Is Powerlifter strength applicable in a fight

training »Strength training

Sundried Ambassador Emma Ludlow is a powerlifter and tells us how this has changed her life.

Some think it's amazing, but others are confused. "But you're not big," they might say. Or "that's a little scary."

Unfortunately, the myth persists that lifting heavy women turns into hulks. At 56kg, I'm proof that weight training won't look like the cover model on a bodybuilding magazine.

I started weight training around eight years ago. I had done a few kettlebell workouts at my local gym and was impressed with the tone and strength it gave me in a short amount of time. Training with a barbell seemed a natural progression. I was the only woman in the weights room, so I trusted blogs and online tutorials to teach me the basics of lifting, as well as a few personal workouts. This started an obsession that resulted in me becoming a personal trainer.

I was always too scared to go to powerlifting competitions even though the weights I lifted in the gym attracted attention. Other lifters encouraged me to compete, but I worried that I would lower myself. Then, about a year ago, I decided to go for it. I needed a new training goal and decided it was time to show everyone what I could do.

Related:The Benefits Of Weight Training

My first competition was a southeast regional one. I was nervous and made some mistakes, but got away with a bronze. However, after dropping a weight class and getting into the powerlifting rules, I started winning gold. I finished 4th in the British Championships last year and I'm preparing for the same regional competition that I made my debut in. I hope I can duplicate last year's performance.

Powerlifting training takes time and dedication. I hit the gym four times a week and when I prepare for a competition I keep pushing for better numbers. My diet is not restrictive, but I do need lots of protein for muscle growth and repair and natural carbohydrates for energy. I watch my weight around competition time as I'm on the high end for my weight class.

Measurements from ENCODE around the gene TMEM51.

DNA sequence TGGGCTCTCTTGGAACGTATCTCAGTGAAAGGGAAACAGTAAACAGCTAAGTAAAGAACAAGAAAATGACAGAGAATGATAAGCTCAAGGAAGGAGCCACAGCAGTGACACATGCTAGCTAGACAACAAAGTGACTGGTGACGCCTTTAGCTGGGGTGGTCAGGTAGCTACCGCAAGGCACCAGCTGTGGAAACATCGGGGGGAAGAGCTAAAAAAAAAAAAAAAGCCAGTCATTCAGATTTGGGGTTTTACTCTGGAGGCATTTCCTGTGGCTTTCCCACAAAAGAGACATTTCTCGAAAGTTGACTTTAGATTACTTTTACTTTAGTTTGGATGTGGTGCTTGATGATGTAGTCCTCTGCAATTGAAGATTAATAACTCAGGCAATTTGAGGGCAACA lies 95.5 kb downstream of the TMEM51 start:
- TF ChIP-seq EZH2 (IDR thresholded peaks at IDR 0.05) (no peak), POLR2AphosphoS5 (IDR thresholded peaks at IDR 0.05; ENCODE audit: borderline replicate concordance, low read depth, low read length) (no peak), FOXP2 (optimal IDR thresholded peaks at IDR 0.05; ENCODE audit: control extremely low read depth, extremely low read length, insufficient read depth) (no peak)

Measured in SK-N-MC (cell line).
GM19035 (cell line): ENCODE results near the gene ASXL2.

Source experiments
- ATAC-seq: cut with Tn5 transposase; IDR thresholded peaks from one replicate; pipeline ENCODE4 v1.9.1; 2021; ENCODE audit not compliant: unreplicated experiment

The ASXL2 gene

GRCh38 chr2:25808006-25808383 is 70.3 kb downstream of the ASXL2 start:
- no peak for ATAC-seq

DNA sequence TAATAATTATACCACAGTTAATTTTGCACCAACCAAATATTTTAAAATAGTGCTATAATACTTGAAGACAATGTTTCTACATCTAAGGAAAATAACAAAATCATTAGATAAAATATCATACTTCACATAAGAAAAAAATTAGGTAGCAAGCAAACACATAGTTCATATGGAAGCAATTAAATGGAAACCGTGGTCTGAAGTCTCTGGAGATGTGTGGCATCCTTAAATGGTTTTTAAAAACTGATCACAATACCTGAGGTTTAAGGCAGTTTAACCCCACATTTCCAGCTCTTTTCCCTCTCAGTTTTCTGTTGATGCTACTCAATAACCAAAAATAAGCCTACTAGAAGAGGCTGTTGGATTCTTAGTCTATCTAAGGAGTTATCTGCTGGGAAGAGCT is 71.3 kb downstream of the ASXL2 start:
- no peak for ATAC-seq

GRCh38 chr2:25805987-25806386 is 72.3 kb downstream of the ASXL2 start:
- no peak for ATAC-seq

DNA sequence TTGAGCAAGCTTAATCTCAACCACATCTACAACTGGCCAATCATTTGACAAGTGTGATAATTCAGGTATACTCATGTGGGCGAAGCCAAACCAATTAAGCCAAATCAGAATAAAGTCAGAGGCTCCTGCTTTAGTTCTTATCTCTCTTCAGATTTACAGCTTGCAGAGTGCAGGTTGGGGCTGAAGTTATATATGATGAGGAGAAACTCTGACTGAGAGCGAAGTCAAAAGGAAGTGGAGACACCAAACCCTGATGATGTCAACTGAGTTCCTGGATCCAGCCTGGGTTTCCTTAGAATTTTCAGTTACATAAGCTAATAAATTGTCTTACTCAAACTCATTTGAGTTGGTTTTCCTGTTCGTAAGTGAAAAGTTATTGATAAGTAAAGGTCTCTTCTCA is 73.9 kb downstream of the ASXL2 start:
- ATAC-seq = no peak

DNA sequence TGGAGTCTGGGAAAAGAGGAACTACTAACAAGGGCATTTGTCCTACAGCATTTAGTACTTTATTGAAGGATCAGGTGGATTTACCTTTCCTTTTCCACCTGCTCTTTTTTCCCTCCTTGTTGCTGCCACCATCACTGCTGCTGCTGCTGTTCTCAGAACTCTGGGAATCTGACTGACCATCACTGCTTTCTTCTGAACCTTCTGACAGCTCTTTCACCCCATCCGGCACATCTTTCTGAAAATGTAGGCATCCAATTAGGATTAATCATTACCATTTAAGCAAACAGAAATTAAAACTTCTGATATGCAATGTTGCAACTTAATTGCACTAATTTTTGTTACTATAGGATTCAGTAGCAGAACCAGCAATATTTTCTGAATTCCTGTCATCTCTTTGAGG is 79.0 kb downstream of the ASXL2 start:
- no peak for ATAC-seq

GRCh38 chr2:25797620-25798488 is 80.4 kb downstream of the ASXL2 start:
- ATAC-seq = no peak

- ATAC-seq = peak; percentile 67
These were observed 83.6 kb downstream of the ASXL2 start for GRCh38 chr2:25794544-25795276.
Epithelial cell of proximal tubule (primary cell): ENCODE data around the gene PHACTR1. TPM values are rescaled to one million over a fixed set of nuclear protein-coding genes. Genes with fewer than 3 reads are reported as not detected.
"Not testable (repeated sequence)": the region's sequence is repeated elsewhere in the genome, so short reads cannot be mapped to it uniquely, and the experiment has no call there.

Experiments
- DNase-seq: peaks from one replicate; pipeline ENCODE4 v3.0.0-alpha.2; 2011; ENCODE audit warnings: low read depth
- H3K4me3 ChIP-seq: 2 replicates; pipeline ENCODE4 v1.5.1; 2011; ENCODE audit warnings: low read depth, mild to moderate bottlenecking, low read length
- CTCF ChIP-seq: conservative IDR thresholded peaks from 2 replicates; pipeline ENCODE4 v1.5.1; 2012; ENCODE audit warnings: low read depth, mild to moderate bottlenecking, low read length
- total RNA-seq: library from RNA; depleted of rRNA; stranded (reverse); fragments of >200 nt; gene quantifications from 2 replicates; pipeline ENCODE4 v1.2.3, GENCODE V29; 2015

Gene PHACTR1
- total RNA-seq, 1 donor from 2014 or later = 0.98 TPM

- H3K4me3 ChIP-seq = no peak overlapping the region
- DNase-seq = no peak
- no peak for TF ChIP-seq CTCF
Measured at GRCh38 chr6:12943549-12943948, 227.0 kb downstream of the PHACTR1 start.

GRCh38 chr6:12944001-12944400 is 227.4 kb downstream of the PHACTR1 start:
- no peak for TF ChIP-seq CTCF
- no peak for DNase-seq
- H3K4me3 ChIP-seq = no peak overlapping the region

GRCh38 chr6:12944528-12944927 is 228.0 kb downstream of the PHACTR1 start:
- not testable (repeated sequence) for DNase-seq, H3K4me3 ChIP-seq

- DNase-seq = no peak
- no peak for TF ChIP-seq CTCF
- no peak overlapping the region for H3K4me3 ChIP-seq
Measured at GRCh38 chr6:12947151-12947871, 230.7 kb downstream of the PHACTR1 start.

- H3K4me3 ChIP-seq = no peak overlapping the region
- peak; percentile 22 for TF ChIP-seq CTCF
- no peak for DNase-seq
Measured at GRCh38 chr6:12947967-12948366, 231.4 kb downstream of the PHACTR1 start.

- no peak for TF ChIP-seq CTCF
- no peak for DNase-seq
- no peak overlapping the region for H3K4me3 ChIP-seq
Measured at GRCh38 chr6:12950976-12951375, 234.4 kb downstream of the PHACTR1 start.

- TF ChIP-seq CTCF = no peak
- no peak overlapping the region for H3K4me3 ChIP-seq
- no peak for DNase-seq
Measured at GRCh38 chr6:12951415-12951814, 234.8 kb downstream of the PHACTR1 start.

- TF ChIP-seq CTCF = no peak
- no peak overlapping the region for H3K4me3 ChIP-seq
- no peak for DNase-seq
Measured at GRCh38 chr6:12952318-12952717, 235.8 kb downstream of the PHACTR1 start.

But every effort I've put into powerlifting has brought many rewards. Weight training and following a healthy lifestyle not only changed my appearance, it changed my life. It has helped me adopt a determined and positive attitude that permeates everything I do.

When my only goal was to stay lean, it was simply a matter of working off the pizza or cookies that I shouldn't have been eating. I would spend hours on the elliptical machine and not walk until I burned enough of that day's meal. For all that work, I saw little change in my body shape. My weight didn't budge and my body fat percentage was average.

Don't get me wrong, cardio has its place in any fitness routine, but my fixation on burning calories turned me into a hamster on a wheel. There was zero indulgence in the lonely hours on the elliptical machine. Exercise was a punishment for overeating.

Since the discovery of weight training, the gym has been a place where I feel empowered. Although my weight is still 56kg, my body fat percentage has halved from 26% to 13%. I looked my Boyish Physique transformation into a female hourglass figure, building shoulders and legs that an athlete would be proud of.

I've also achieved masterpieces that I never thought possible. A few years ago I was working on my first suit, now I can make 15. When I started working on my deadly lift technique with an empty barbell, I never imagined that I could lift over twice my body weight. These accomplishments are proof that hard work pays and rewards focus and consistency. In a stressful, fast-paced world where I sometimes feel like I'm pulling against the tide, it's easy to lose track of that.

Strength training has also completely changed me. I used to waste so much energy hating my body, comparing myself to other women, and feeling inadequate. I had a mini internal fight every time I put something in my mouth. Now I no longer look enviously at other women's bodies. When I see an athletic woman, I am inspired by her commitment. When I prepare a meal, I eat to nourish, repair, and fuel my body. The guilt is gone.

Lifting weights has enabled me to feel positive and energetic. Benefits that go way beyond looks. The basics of weight training are simple, and it's an activity anyone can do, regardless of age, skill, or fitness. All you need is a willingness to learn and a commitment to meet your health and fitness goals. Being consistent is the key to life changing results.

Posted by Alexandra Parren